You Ruined Me
Our pizza finally arrived at the restaurant’s table, a short, squat number whittled by craftsman from freshly rescued wood. We were sitting just across the kitchen in our favorite bricked-out, tricked-out neighborhood pizza place, a hip joint that serves stuff like blistered shishito peppers with aioli (aka: garlic mayo) for an appetizer and tops pies with ramps and brussel sprouts and hen of the woods (it’s a mushroom). We’d chosen our standby spicy soppressata with drizzled honey (burns like heaven) and the one with frizzled kale, burnt lemon and grana padano (sounds fancy, tastes like parm).
“You know you’ve ruined me, right?” my husband says while lifting a hot slice of gourmet pizza to his lips.
“How’s that now? I’ve ruined you?” I’d always heard you couldn’t change a man, but apparently I’d done the impossible. Perhaps this pizza was God’s reward.
“Yeah, you’ve ruined me. I’m a huge snob now because of you. Before you I didn’t care about food and now look at me. You think I can go back to Domino’s after stuff like this?”
When I met Vinny 15 years ago his skinny ass was barely surviving on a diet of boiled hot dogs and Entenman’s crumb cakes. He used to bring a dozen donuts to the office, plop them on his desk in the morning and nibble his way through the pink box all afternoon. He did this once a week, and called it “Donut Day”. He still eats a shit-ton of donuts, but now they’re from places where they cost $4 each and come in flavors like Hibiscus, Lemon-Poppy and Dulce de Leche with a smattering of sea salt.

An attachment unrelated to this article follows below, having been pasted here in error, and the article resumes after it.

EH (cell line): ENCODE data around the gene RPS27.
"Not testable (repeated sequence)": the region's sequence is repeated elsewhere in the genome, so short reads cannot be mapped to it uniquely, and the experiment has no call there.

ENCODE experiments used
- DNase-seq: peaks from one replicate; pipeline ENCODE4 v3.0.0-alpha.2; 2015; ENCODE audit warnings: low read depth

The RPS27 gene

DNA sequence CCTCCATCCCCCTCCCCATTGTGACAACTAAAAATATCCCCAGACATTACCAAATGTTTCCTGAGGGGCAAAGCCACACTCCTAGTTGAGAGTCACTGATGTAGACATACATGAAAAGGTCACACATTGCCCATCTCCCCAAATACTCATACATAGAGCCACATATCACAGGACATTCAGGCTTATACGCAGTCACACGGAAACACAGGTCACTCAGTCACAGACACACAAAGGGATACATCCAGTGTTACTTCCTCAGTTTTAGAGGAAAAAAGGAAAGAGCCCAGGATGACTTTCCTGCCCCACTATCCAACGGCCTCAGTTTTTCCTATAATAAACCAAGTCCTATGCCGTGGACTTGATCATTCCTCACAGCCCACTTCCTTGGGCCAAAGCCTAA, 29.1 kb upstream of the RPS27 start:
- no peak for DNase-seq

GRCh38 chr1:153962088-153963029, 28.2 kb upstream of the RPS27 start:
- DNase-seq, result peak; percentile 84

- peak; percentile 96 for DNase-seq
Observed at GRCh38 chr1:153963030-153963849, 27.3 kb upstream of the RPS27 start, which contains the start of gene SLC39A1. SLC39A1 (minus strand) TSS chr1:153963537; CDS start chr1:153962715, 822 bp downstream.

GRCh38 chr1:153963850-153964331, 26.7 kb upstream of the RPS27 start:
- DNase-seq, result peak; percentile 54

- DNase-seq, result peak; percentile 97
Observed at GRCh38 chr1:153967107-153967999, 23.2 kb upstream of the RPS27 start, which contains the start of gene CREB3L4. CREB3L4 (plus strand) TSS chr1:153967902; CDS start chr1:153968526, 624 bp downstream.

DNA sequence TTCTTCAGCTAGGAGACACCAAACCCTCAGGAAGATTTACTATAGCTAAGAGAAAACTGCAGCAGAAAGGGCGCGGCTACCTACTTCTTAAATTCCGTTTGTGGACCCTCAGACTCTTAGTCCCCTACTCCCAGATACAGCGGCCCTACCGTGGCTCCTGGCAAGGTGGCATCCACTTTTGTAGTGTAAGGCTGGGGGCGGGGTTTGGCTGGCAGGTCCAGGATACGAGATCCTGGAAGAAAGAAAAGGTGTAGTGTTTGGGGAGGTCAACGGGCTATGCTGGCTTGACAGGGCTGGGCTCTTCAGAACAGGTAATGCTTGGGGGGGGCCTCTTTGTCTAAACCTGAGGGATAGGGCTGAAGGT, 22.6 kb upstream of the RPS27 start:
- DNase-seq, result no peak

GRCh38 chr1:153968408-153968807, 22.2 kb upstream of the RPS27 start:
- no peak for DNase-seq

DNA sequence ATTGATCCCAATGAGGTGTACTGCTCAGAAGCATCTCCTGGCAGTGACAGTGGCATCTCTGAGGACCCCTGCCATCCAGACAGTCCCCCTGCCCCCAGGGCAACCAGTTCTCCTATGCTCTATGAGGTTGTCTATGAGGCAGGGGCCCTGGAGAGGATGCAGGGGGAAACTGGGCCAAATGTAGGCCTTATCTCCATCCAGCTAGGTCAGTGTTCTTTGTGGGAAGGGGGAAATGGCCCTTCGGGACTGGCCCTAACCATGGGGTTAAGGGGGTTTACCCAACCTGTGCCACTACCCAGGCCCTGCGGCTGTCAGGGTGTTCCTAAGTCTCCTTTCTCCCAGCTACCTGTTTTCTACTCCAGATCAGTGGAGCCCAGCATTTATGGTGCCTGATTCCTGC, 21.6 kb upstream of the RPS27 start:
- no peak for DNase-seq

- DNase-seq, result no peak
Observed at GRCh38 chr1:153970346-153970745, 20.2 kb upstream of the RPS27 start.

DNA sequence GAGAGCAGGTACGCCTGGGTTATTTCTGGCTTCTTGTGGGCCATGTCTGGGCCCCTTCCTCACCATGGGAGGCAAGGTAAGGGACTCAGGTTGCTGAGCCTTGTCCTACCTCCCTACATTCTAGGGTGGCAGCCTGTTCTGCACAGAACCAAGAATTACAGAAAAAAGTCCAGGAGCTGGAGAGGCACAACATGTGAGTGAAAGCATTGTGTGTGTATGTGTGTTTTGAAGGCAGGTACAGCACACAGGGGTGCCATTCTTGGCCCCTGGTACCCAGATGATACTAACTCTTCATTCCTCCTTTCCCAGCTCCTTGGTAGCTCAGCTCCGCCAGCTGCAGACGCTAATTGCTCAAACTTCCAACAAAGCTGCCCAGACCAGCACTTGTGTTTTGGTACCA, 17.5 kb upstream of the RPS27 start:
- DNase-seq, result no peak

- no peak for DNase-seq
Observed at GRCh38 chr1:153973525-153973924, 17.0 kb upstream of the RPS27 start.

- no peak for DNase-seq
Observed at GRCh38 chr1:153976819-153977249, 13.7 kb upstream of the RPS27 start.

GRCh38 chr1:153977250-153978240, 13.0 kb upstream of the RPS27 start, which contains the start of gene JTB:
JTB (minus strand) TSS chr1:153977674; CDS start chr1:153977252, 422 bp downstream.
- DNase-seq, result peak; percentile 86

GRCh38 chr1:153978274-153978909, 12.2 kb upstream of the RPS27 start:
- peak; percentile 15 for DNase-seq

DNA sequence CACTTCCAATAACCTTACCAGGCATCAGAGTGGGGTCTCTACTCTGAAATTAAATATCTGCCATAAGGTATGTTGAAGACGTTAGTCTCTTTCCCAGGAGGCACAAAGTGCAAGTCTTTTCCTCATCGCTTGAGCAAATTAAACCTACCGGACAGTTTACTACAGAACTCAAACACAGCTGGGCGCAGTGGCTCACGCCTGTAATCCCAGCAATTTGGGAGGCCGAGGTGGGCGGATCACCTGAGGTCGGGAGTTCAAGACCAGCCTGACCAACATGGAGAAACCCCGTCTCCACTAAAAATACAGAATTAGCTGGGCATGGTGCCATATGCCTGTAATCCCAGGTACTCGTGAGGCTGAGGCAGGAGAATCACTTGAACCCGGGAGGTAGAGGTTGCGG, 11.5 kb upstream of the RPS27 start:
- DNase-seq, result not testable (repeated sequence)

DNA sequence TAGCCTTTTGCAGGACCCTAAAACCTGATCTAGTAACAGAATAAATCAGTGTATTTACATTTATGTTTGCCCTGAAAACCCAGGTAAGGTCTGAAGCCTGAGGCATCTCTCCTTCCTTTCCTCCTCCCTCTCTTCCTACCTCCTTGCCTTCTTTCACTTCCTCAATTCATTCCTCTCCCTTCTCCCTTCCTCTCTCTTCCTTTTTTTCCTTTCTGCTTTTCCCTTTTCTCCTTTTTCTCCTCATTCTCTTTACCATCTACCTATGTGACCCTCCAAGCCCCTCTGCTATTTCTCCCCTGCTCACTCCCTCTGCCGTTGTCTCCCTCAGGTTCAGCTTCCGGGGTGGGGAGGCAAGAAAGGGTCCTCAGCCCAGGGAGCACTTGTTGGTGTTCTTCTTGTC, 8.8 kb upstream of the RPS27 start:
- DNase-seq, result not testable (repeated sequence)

“A couple people at work were talking about their favorite sandwiches and I totally laid into a guy who said he loved Subway,” he said. “I was like, ‘Are you fucking kidding me? I see that “bread” baking but that’s not bread! It smells like chemicals and crumbles when you touch it! Ugh, and those meats that have been sitting out all day? You call that a sandwich?!’
“You ruined me. I’m a snob.”
I’d always wondered if he cared about the efforts I made through the years to provide him with sustenance that not only covered his basic nutritional needs but also titillated his palate in a unique and surprising way. I sometimes worried I’d embarrassed him by sending him to work with little tubs filled with quinoa and herbed pestos or kale salads topped with toasted nuts and tiny currants. Turns out, I had broadened his horizons.
I felt kind of bad that his personal brand of snobbery hadn’t rubbed off on me at all. I still couldn’t tell the difference between digital and film and I continued to watch romantic comedies he’d pass off as pure drivel. Still, I considered it a personal victory and a testament to our relationship that I’d made it through The Tree of Life without falling asleep. That was his influence, for sure. I didn’t understand half that existential shit, but maybe I’ll give it another crack.
Dessert came and we tucked two shiny spoons into three perfect mounds of rich gelato– chocolate-chocolate chip, fresh strawberry and for a little dose of food snobbery– an extra creamy ricotta.
“Which one’s your favorite?” I asked with a wink.
“Well, what do you think, Jenn? The ricotta. God damn, that’s good.”